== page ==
Published: Apr 29, 2013
There's a serious disconnect between companies and potential employees in the United States—one that may be holding our entire economy back. And, contrary to the conventional wisdom, it's a problem that has been caused—and can only be cured by—companies. So says Peter Cappelli in his 2012 book Why Good People Can't Get Jobs.
In Cappelli's view of the state of the modern employment landscape, there are several issues preventing companies from finding the talent they need—and none of them are related to the conventional cries from businesses and the media about a lack of talent in the pool, or the failure of the American education system to turn out people with appropriate skills.
Instead, Cappelli—the George W. Taylor professor of management at The Wharton School and director of Wharton's Center for Human Resources—points the finger of blame at two major, and interrelated, factors: the process that companies are using to identify potential hires, and their refusal to offer training or onboarding time for new employees.
A Broken Hiring System
What's wrong with the hiring system? According to Cappelli, a lot: the book paints a picture of understaffed HR departments struggling to identify the qualified candidates amidst a tsunami of applications—with the killer wave itself the product of the broken system.
As Cappelli explains, the rise of automated hiring software (you know: those pre-set forms and questionnaires you have to fill out before you attach your resume and send it off into the void) has made it easier for companies to weed out qualified applicants than ever before—all they need is a sophisticated piece of code that can parse application materials for the right keywords. Once it identifies those, the appropriate candidates can be called in for interview.
While that sounds great in theory, the reality is proving to be a little different: in a bid to cast as wide a net as possible—often out of an abundance of caution over the potential for falling foul of discriminatory hiring laws—vague language in the requirements sections of ads, coupled with the high unemployment rate, is leading to an enormous number of applications. To deal with that problem, firms are then filtering the responses using specific requirements that rule out most—and in some cases all—of the applications. And, because of the same fears over discriminatory practices, firms are unwilling to go back through the data and reassess candidates who almost made it. The result: firms either get the perfect hire, or none at all.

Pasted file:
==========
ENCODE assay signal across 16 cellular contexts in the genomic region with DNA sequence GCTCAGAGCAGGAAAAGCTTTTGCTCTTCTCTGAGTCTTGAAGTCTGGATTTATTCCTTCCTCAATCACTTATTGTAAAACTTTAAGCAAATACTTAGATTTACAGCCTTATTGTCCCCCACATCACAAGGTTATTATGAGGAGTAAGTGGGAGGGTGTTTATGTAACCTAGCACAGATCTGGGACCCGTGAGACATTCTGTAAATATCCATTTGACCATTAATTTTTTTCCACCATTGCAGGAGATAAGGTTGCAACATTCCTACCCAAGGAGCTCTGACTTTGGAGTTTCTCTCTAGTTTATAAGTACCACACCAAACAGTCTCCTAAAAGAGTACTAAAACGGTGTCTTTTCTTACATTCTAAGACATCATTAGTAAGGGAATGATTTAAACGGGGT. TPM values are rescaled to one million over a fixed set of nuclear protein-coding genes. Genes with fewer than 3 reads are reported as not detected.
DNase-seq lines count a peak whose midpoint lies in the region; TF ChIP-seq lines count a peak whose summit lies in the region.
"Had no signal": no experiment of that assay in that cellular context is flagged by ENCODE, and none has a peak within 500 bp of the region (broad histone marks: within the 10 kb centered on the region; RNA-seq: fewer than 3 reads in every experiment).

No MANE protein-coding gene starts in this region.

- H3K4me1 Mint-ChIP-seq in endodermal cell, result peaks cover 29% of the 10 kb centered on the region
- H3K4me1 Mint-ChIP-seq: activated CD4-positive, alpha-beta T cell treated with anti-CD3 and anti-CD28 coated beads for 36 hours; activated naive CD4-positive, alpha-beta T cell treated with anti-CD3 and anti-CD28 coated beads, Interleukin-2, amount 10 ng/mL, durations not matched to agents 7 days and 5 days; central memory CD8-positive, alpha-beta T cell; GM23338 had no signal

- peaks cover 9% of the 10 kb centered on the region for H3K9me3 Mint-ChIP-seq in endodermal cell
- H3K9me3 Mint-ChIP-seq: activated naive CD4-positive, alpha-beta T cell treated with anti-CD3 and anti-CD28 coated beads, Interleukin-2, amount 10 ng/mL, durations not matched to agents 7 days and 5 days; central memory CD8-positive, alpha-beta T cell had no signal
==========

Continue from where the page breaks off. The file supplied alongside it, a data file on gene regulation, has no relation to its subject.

What Companies Can Do
If Cappelli's name sounds familiar, the chances are that you've probably already read the following quote from the concluding section of Why Good People Can't Get Jobs—it's been making the rounds for a while, and is how I first came to hear about his book:
"The United States is at the moment the only country in the world where the notion that employers are simply the consumers of skills is seriously considered."
Traditionally, the route into the workforce for those who didn’t have experience was to convince a hiring manager that they were worth taking a risk on, and then spend some time on the job learning the skills that would be required to do it effectively. In many cases, this was formalized as an apprenticeship.
However, in many industries, on the job training is something of a relic, with companies increasingly fearful of investing time and money to train employees who can then be poached by competitors. That has led to a spiral where employees—and candidates—are increasingly having to use their own time and money to acquire the skills that they think employers might want. That situation is not ideal for anyone—not the workers who end up out of pocket just to try and get a shot at getting hired, or the companies, who can't direct the training and ensure its quality or relevance.
Small wonder, then, that Cappelli concludes his book with the observation that:
"The time has finally come for employers to develop a more realistic sense of what their own interests are with respect to workforce issues and what best serves both their interests and the well-being of society as a whole."
What Can Job Seekers Do?
That's all well and good, and there are signs that some employers are starting to take that kind of advice to heart. But what of the job seeker? Do you have to sit around and wait for companies to realize that they hold the keys to their own success?
Given the odds—the unemployment rate, the application systems that seem to have been designed to exclude as many candidates as possible, rather than to find candidates who are capable but may need additional time or training to get up to speed—it would be easy to conclude that, yes, until things change, the search for a job is an exercise in futility.
However, where there are problems, there are usually workarounds. Whether that's mirroring some—but not all—of the language in a job ad to maximize your application's chances of making it through the automated stage, or bypassing it altogether by researching the firm and making direct contact with those responsible either for hiring or supervising the role you'd like to fill. As time-consuming as those activities might be, they're a sight more effective than throwing yet another copy of your resume into the void. And until such time as more firms start taking Cappelli's advice and change the system, trying to work around it just might be the best thing you can do.
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